UMass hasn’t reached the NCAA tournament since 1998, but through five games Derek Kellogg’s Minutemen have the appearance of a group that can end that drought. Friday afternoon UMass added another solid victory to its resume, soundly beating No. 19 New Mexico 81-65 in the semifinals of the Charleston Classic. After struggling from the field in the first half and leading by just five at the break UMass took better shots while controlling the flow of the game, shooting 56.3% in the game’s final 20 minutes.
Chaz Williams led four Minutemen in double figures with 19 points and big man Cady Lalanne posted another double-double with 16 points and 14 rebounds. While Alex Kirk was highly productive for the Lobos, finishing with 32 points and 11 rebounds, but outside of Kendall Williams (13 points) no other New Mexico player scored in double figures.
UMass was able to make New Mexico uncomfortable offensively, resulting in 18 turnovers that led to 21 points on the other end. Add in a 46-26 advantage in points in the paint and an offensive rebounding percentage approaching 46%, and it isn’t difficult to see why UMass was able to put the game away in the second half.
With either Clemson or Davidson next, Kellogg’s Minutemen will likely be favored to win the title game on Sunday. And with that could come the program’s first appearance in the Top 25 since November 1998. With Williams running the show and talented options in fellow guard Derrick Gordon (11 points), forwards Raphiael Putney (18) and Sampson Carter and Lalanne in the middle, UMass has the talent needed to contend in the Atlantic 10.
With games against BYU and Florida State remaining on the non-conference schedule, they’ll have the opportunity to add more quality non-conference wins to their resume before the start of Atlantic 10 play. Before the season began the question asked was why should UMass be regarded as a threat to preseason favorite VCU and reigning champions Saint Louis. After this latest result, it’s more appropriate to ask why can’t the Minutemen contend for the A-10 crown.
Arizona commit Terrance Ferguson has been known as one of the best dunkers in the country for the last few years. So you knew the 6-foot-6 wing was going to attempt the latest internet dunk craze that’s been going around.
Some call it the, “5-point play” in which the dunker makes a 3-pointer and immediately sprints following the shot release to catch the make for an under-the-legs dunk.
It’s as tough as it sounds and Ferguson makes it look easy.
Bol Bol is the son of former NBA center Manute Bol, and the younger Bol is earning quite a bit of attention himself as a five-star prospect in the Class of 2018.
The 6-foot-11 Bol showed off some of his freakish coordination and athleticism on Friday night, by ripping a steal and taking it coast-to-coast for an under-the-legs dunk in the middle of a game at the Jayhawk Invitational.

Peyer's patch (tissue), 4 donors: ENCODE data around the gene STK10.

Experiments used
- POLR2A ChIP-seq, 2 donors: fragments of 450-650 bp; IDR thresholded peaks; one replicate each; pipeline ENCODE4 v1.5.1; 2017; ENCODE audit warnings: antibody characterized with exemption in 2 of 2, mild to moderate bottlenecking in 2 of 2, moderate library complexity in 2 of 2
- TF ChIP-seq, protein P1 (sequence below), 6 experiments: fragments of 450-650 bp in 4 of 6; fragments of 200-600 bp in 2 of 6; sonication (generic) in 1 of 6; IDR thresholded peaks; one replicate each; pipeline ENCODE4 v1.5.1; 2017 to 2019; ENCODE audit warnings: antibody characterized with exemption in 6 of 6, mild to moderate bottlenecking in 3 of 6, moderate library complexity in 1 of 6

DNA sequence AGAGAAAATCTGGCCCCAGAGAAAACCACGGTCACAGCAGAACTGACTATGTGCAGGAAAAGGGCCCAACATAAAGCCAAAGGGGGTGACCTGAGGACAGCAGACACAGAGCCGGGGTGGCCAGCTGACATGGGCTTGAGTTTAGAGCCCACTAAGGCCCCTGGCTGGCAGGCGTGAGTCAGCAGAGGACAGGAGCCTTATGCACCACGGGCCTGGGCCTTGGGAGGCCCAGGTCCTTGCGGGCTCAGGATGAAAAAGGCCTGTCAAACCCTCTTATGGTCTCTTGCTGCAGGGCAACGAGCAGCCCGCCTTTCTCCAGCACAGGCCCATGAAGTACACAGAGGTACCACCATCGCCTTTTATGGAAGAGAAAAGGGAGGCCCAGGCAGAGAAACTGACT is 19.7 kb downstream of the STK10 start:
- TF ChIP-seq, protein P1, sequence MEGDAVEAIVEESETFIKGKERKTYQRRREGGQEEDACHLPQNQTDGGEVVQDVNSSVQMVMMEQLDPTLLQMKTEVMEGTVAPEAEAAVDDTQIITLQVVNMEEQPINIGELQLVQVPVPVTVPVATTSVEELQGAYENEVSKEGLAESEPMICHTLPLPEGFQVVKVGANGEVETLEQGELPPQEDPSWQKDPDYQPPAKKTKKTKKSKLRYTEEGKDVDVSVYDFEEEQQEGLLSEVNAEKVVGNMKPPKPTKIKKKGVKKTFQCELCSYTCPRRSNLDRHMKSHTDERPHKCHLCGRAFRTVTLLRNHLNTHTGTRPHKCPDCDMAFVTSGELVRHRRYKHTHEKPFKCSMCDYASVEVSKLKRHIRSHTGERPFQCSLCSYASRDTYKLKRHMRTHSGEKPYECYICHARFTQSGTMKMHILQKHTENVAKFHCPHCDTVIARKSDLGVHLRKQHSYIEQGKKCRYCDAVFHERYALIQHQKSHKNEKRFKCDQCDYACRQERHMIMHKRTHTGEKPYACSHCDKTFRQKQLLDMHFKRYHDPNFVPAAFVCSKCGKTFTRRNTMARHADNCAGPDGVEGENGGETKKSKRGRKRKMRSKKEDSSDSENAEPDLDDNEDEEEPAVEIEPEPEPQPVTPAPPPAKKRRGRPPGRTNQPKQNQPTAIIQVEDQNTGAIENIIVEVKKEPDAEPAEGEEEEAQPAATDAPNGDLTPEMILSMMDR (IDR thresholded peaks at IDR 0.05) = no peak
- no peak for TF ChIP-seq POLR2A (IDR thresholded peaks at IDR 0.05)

Bol will be one of the players to watch this spring as he plays with KC Run GMC.
Iowa State guard Naz Mitrou-Long gets hardship waiver to play additional year
“Everything happens for a reason and although it hurt to not be able to play for a group of guys I loved last year, my body needed time to recover and that time off allowed me to feel the best I’ve felt since my freshman year,” Mitrou-Long said in the release. “I’m glad I’ll be able to play for the best fans in the country and represent the name on the front of my jersey, Iowa State, one more year. Words can’t describe this feeling. Cyclone Nation, be ready for a special year.”
The 6-foot-4 Long played in eight games last season for Iowa State as he averaged 12 points per game. He missed the rest of the season to deal with pain in his surgically repaired hips. Mitrou-Long has been a very effective three-point shooter during his career at Iowa State and he should be a nice option to have for next season if he’s healthy.
CIAA will stay in North Carolina despite state’s LGBT law
CHARLOTTE, N.C. (AP) The Central Intercollegiate Athletic Association says it won’t move its headquarters, its basketball tournament or other conference championships from North Carolina, despite the state’s controversial new LGBT law.
The CIAA said in a statement Thursday that it will instead partner with the NCAA to educate its members on lesbian, gay, bisexual and transgender issues as it does on other issues, like graduation rates and concussion management.
The Charlotte Observer reports that the CIAA, the oldest African-American sports conference in the U.S., has hosted its annual basketball tournament in Charlotte since 2006 and announced it was moving its headquarters to Charlotte from Virginia in 2015.
The CIAA said Thursday that it will continue to “monitor the issues,” as it has since House Bill 2 passed.
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